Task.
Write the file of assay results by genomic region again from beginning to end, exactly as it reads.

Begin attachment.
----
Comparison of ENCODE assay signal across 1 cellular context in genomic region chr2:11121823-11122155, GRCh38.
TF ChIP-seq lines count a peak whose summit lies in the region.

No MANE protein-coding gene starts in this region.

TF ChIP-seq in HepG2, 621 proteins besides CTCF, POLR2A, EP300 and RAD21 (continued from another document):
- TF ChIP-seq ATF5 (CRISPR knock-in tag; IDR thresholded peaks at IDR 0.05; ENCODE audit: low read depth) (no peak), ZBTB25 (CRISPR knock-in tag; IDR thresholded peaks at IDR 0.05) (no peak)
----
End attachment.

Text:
Comparison of ENCODE assay signal across 1 cellular context in genomic region chr2:11121823-11122155, GRCh38.
TF ChIP-seq lines count a peak whose summit lies in the region.

No MANE protein-coding gene starts in this region.

TF ChIP-seq in HepG2, 621 proteins besides CTCF, POLR2A, EP300 and RAD21 (continued from another document):
- TF ChIP-seq ATF5 (CRISPR knock-in tag; IDR thresholded peaks at IDR 0.05; ENCODE audit: low read depth) (no peak), ZBTB25 (CRISPR knock-in tag; IDR thresholded peaks at IDR 0.05) (no peak)